Corey Ross, Director of the Institute for European Global Studies and Professor of European Global Studies, will deliver his inaugural lecture on 5 March 2024 at 6:15 pm at the Natural History Museum Basel. The topic of the lecture is "Water and Power in the Age of Empire – and Beyond." The event will be followed by an apéro. All interested guests are cordially invited!
During the nineteenth and twentieth centuries, a handful of European states presided over the largest trans-continental empires the world had ever known, together covering well over a third of the global land surface. Yet this epoch-making land-grab encompassed not only magnificent rainforests, parched deserts, and teeming savannahs, but also many of the world’s largest lakes, mightiest rivers, greatest wetlands, and most prolific coastal seas. This lecture highlights the importance of controlling water – the single most important natural resource for human activity – in the exercise of imperial power. It recounts how new ideas and technologies transformed human engagements with water in many parts of the world, and how aquatic nature was reshaped in the process. It argues that the attempt to control water was both a central realm of imperial power as well as a challenge to it. Finally, it suggests that imperial approaches to water were by no means confined to empires, that they persisted long after formal empires had ebbed away, and that the legacies still shape our problematic dealings with this finite but indispensable resource.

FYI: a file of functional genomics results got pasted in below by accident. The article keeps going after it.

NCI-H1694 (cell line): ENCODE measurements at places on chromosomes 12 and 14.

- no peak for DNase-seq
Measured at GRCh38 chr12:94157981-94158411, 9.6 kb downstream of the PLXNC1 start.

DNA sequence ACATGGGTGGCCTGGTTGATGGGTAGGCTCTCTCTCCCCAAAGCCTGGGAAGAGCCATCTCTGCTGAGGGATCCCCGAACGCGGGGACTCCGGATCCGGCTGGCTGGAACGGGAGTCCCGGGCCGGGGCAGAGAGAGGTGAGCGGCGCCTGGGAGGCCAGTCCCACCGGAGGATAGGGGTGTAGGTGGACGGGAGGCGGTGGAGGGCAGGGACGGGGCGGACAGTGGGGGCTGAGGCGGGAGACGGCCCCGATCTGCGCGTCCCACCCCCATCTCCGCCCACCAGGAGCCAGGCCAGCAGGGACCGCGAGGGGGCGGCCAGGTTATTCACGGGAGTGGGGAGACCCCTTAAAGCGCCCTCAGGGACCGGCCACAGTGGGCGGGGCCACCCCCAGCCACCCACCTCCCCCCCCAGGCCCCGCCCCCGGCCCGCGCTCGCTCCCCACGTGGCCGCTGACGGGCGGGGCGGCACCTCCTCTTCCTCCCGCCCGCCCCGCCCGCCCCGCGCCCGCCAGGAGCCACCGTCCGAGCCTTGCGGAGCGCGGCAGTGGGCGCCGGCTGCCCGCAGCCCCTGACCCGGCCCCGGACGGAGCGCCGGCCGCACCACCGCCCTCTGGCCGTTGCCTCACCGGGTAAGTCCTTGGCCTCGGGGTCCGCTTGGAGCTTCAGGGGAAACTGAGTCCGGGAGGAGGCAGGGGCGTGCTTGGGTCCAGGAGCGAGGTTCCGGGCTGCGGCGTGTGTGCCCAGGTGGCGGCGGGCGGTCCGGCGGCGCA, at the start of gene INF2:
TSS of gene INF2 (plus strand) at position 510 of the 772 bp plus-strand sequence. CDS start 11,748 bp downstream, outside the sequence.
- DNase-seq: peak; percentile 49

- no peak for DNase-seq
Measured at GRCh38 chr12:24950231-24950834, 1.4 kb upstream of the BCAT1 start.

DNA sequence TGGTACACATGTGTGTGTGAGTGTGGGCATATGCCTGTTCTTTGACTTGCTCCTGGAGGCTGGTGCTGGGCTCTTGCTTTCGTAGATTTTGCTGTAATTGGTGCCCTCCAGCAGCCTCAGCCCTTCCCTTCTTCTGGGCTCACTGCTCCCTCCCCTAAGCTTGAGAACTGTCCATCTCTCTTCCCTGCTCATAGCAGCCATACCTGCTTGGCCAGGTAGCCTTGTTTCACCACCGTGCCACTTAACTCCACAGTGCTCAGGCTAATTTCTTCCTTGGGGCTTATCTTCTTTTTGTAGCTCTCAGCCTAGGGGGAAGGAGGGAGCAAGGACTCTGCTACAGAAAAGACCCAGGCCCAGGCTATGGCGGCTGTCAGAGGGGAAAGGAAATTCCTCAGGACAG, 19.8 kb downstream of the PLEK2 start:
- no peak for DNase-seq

Please register here to participate in the event.
Corey Ross is Director of the Institute and Professor for European Global Studies. His expertise focuses on the history of imperialism and global environmental history in the 19th and 20th centuries. His research on the socio-environmental history of Europe’s relations with the rest of the world builds on interdisciplinarity, investigates the global, transimperial and transnational circulation of ideas, goods and people, and aims to highlight perspectives that are relevant to major present-day and future challenges.